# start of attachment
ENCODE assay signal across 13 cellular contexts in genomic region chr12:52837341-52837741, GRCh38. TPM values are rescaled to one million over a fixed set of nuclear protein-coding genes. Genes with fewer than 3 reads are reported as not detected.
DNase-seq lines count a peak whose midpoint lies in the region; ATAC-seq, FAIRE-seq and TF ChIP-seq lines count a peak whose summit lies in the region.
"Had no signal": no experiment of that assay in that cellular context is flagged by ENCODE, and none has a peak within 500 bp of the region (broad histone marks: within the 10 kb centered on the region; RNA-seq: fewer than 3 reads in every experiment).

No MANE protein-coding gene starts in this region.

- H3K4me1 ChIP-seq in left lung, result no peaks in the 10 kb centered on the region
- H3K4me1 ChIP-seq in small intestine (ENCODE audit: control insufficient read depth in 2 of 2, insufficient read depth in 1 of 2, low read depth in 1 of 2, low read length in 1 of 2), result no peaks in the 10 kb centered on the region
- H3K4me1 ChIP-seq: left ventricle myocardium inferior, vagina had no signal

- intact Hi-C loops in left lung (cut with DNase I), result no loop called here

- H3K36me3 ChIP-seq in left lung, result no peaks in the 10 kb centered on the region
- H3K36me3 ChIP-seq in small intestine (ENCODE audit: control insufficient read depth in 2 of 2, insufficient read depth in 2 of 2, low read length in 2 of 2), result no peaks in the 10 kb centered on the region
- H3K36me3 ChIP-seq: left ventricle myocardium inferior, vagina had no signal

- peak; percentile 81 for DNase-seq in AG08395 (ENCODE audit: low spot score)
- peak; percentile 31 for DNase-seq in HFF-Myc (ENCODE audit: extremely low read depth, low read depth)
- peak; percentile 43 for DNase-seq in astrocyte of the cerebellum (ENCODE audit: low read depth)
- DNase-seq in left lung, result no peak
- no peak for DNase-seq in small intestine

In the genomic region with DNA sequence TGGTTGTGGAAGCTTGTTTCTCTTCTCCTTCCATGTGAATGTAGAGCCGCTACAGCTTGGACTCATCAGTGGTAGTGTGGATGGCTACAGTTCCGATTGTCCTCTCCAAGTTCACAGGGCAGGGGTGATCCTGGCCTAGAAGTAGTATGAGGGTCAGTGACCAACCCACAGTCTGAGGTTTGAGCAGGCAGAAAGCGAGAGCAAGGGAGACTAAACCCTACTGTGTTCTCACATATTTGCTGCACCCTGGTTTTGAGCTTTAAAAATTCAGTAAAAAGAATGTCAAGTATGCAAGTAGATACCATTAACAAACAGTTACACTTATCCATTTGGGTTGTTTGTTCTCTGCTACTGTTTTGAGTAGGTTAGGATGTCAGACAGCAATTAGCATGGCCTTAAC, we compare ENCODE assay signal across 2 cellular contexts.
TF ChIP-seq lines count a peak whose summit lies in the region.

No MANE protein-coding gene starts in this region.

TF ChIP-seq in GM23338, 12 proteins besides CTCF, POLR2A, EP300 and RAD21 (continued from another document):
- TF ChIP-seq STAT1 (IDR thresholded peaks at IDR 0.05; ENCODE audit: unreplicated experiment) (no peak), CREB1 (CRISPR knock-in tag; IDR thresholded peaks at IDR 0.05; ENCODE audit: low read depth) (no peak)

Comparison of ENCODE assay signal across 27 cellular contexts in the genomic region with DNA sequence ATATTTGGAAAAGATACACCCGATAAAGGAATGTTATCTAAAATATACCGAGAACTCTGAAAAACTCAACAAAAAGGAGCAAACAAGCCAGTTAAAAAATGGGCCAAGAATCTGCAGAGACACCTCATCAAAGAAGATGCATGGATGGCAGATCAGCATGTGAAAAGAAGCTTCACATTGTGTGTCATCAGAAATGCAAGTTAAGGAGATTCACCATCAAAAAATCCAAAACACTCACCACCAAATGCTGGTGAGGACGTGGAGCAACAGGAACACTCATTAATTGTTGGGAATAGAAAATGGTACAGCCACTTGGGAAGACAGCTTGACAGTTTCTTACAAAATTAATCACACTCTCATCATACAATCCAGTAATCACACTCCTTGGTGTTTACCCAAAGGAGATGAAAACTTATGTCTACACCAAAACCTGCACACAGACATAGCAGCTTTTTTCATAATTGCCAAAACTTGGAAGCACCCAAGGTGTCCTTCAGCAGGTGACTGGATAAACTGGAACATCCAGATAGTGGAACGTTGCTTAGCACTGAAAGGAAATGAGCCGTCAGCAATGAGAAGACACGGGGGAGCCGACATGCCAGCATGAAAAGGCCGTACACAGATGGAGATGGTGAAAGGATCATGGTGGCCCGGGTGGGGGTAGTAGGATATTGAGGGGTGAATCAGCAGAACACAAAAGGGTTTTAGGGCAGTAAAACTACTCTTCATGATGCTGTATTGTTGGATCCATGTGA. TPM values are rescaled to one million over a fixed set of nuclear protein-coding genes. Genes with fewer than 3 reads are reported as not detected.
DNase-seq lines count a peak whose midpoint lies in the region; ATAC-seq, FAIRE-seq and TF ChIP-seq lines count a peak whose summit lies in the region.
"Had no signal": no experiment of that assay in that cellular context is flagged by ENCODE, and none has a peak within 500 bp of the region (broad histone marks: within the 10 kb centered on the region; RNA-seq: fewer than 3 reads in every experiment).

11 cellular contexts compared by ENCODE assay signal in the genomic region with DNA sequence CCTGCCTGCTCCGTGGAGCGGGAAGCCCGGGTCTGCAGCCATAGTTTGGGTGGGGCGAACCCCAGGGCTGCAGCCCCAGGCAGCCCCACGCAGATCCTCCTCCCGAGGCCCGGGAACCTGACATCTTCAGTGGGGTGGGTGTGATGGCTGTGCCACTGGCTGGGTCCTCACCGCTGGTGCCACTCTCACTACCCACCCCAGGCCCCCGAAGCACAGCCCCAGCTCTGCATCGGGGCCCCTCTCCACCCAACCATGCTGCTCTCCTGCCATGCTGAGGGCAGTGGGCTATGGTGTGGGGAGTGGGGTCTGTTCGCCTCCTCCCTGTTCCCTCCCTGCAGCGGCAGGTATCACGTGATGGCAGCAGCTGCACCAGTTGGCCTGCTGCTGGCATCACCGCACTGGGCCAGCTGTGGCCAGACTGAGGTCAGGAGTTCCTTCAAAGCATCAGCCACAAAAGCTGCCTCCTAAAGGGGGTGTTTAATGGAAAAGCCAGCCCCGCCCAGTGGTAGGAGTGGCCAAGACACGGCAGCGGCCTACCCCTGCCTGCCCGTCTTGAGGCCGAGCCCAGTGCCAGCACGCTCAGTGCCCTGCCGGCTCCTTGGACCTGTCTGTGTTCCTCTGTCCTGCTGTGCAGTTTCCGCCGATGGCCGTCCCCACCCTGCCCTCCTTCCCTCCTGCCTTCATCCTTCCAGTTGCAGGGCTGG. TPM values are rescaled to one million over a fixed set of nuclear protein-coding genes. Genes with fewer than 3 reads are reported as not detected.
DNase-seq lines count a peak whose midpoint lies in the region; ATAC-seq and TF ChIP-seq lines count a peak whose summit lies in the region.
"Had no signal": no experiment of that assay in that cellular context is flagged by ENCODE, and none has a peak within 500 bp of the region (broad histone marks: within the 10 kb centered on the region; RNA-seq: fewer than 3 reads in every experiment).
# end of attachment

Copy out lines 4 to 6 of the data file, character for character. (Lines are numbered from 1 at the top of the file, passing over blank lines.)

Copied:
No MANE protein-coding gene starts in this region.

- H3K4me1 ChIP-seq in left lung, result no peaks in the 10 kb centered on the region
- H3K4me1 ChIP-seq in small intestine (ENCODE audit: control insufficient read depth in 2 of 2, insufficient read depth in 1 of 2, low read depth in 1 of 2, low read length in 1 of 2), result no peaks in the 10 kb centered on the region